America has a historically complicated relationship with Russia. World War allies. Enemies in the Cold War era. Ronald Reagan imploring Mikhail Gorbachev to tear down the Berlin Wall. Trump and Putin and whatever the heck is going on there. But it’s not only the USA and Russia that maintain an interesting relationship. Canada, it turns out, is now in Russia’s sights, all over the legalization of cannabis. Our northern neighbors, as most people are now aware, are legalizing recreational marijuana on the national level starting October 17th. This date was pushed back from this summer when they were originally scheduled to legalize (changing national law took longer than predicted). Russia isn’t a fan of the impending changes: they issued a rebuke stating that Canada is deliberately breaching international law.
In a statement, Russia’s Ministry of Foreign Affairs said,
“We expect Canada’s partners in the G7 to respond to its ‘high-handedness’ because this alliance has repeatedly declared its adherence to the domination of international law in relations between states.”
The above is a reference to previous agreements – countries have signed treaties designed to squash the drug trade, limit the production and sale of recreational drugs, and reserve marijuana for medicinal and scientific purposes.
In their criticism of Canada, Russia further cited the UN General Assembly Special Session on the World Problem of Drugs, a session that took place two years ago on April 21, 2016. The final document – which Canada supported – involved several principles designed to aid international drug control.
Russia’s Ministry of Foreign Affairs further added,
“Russia strictly abides by these principles and intends to consistently introduce them in practice within the boundaries of the UN Commission on Narcotic Drugs and other relevant international venues.”
The Perspective of the UN
The United Nations Office on Drugs and Crime (UNODC) criticized Canada as well. The UNODC was established in 1997 and operates throughout the world. It is the result of a merger between the United Nations Drug Control Program and the Centre for International Crime Prevention, describing itself as “the global leader in the fight against illicit drugs and international crime.”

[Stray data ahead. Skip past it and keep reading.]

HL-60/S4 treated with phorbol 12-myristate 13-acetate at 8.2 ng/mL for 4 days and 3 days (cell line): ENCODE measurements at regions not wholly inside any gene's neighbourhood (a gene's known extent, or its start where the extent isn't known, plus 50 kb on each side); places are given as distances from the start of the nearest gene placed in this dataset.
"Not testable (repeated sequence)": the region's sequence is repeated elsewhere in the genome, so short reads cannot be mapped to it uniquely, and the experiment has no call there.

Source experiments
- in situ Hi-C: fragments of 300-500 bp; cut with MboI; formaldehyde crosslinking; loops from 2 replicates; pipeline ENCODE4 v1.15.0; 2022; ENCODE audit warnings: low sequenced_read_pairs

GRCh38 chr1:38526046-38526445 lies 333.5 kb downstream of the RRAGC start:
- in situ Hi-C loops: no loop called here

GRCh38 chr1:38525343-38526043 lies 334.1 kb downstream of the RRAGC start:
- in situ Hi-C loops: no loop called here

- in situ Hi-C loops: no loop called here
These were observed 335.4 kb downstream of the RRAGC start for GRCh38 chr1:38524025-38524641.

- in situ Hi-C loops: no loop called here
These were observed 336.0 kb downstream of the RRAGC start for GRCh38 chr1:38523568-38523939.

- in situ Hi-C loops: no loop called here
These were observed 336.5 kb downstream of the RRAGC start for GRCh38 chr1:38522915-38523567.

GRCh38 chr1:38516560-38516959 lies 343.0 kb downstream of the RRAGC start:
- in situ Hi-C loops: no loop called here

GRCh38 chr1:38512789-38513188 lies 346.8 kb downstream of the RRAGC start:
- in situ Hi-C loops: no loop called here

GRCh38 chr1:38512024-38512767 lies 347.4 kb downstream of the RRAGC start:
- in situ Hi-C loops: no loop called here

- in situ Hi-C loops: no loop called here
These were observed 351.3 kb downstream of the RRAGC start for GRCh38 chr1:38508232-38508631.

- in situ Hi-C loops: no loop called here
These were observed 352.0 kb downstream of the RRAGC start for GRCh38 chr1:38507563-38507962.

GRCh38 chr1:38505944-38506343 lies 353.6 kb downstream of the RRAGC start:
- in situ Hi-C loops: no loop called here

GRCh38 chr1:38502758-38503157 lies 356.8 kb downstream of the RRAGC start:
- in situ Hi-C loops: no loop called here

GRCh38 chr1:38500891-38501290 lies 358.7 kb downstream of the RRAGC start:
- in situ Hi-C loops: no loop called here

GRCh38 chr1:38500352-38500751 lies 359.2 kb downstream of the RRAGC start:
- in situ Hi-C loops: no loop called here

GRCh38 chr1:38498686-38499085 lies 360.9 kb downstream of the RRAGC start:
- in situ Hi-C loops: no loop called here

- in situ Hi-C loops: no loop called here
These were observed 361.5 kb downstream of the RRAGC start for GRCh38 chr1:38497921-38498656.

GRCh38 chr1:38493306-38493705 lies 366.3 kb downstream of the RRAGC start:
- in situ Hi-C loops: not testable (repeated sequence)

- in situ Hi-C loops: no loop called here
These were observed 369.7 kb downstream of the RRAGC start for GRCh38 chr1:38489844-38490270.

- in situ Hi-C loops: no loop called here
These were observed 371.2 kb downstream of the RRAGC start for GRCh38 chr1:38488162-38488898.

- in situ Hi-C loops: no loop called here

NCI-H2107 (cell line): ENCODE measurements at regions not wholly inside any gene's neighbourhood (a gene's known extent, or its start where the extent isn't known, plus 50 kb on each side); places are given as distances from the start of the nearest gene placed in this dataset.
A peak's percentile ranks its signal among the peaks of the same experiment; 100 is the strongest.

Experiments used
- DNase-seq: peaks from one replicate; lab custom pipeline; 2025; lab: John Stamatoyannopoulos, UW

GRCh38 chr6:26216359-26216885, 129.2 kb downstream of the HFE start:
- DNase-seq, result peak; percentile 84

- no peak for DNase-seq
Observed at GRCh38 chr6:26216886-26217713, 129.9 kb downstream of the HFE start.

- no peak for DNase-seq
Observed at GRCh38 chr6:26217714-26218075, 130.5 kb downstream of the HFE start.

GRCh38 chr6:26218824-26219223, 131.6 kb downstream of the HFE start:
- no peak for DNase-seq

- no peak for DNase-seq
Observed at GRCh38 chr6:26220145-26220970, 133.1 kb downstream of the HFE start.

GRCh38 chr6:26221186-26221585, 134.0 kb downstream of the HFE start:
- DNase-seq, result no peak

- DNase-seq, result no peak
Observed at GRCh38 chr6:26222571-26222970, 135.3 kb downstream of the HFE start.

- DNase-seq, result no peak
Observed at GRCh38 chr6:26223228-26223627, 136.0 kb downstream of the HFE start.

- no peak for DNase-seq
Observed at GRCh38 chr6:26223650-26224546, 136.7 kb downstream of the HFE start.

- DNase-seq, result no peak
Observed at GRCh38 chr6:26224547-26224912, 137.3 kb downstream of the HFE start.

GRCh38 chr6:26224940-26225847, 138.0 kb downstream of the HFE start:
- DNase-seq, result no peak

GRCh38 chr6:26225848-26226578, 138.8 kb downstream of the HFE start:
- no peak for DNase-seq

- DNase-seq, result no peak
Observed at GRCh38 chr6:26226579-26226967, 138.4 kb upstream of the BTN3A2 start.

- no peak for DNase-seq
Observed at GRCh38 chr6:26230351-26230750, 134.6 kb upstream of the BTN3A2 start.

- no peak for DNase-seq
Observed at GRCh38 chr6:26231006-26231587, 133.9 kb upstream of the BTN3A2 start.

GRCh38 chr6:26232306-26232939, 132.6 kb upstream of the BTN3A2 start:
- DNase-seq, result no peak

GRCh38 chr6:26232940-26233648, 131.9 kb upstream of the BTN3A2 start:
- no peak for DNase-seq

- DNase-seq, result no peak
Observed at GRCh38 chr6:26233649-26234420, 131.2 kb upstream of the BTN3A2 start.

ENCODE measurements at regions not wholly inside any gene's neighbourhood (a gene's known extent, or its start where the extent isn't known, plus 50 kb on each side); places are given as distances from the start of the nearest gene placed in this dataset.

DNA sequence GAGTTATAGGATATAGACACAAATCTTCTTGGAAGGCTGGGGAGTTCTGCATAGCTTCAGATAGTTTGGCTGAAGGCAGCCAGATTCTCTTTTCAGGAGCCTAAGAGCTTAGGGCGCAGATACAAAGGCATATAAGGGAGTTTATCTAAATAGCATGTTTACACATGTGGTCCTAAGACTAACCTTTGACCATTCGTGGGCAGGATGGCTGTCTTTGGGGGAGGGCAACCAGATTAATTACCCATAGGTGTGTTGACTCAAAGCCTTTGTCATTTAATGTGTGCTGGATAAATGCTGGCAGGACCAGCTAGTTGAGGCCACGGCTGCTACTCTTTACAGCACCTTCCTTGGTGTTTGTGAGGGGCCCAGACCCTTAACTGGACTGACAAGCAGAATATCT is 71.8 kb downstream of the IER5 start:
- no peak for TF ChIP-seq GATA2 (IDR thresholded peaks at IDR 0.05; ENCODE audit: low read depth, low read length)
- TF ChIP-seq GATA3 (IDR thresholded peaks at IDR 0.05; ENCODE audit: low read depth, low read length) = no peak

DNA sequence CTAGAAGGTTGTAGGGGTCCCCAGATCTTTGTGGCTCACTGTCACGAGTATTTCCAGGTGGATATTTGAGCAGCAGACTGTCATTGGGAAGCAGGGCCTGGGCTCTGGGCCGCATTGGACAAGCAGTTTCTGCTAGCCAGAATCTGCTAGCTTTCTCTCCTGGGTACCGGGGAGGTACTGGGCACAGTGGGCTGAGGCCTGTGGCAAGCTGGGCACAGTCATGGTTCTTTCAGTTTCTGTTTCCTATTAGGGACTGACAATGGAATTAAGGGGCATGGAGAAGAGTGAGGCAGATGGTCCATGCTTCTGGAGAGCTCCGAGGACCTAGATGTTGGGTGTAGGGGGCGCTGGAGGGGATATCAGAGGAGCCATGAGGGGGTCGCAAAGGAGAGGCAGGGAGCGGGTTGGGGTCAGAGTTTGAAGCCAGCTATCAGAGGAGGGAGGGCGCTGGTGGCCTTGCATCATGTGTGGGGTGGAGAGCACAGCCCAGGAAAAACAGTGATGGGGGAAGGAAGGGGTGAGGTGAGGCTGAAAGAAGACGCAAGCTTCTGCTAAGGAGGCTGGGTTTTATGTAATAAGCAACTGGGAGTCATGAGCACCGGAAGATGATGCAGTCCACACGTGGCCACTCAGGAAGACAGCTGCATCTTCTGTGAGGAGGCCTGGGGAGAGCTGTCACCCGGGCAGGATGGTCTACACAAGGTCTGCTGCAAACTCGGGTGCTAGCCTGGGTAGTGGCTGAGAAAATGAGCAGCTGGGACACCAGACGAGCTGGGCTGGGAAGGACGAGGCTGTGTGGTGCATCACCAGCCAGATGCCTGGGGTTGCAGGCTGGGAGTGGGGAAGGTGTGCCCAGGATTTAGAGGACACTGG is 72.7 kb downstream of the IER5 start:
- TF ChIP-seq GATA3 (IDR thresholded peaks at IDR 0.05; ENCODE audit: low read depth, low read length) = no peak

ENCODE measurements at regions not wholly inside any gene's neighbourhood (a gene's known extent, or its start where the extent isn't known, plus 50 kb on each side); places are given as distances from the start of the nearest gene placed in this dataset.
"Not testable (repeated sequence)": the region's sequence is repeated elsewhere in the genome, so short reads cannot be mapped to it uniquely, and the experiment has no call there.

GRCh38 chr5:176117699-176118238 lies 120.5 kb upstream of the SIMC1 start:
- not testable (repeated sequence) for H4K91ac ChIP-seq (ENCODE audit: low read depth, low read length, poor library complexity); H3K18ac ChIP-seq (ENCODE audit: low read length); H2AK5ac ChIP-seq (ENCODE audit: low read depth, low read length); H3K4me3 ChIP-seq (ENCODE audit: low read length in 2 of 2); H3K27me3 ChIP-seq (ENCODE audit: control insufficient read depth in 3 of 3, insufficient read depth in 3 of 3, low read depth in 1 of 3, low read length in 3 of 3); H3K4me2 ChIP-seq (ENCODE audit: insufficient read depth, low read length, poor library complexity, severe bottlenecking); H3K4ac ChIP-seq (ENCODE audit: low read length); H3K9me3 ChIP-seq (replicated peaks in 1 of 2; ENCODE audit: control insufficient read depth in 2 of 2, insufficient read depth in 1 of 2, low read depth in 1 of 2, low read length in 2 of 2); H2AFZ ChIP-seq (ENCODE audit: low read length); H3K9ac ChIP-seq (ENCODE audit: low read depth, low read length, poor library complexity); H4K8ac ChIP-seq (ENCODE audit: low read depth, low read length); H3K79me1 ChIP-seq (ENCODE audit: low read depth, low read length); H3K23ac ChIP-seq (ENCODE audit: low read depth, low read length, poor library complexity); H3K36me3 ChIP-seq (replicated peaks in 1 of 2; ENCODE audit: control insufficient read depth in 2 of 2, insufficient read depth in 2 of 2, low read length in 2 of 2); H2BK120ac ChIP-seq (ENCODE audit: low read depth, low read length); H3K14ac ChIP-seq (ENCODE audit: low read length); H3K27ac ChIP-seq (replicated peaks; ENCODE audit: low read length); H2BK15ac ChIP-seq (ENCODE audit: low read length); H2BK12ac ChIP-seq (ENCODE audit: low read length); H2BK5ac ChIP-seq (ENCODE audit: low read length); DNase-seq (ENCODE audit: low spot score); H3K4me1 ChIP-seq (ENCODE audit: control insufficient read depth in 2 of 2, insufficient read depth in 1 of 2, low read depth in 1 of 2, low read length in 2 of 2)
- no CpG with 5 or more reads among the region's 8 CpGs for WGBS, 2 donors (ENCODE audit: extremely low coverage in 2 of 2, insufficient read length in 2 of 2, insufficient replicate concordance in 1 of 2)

When speaking about Canada, UNODC went on record to state they
“regret the Canadian legislature’s decision to legalize cannabis for non-medical use. As noted by the International Narcotics Control Board in its statement of 21 June, this decision contravenes the provisions of the drug control conventions, and undermines the international legal drug control framework and respect for the rules-based international order.”
As for Canada, they’re undeterred and still set to legalize this fall. They’re not the only country to legalize recreational marijuana on the national level: Uruguay was the first to do it.
The US, of course, has legalized recreationally in a handful of states. State’s rights have given the likes of Colorado, Oregon, Nevada, etc. the ability to choose to legalize even though pot is still illegal in the eyes of the Federal Government.
That makes it difficult for Russia to condemn the USA for their pot stance. Russia can criticize America for allowing its states to legalize if they want, but all Uncle Sam can do is shrug his shoulders and point to the US Constitution.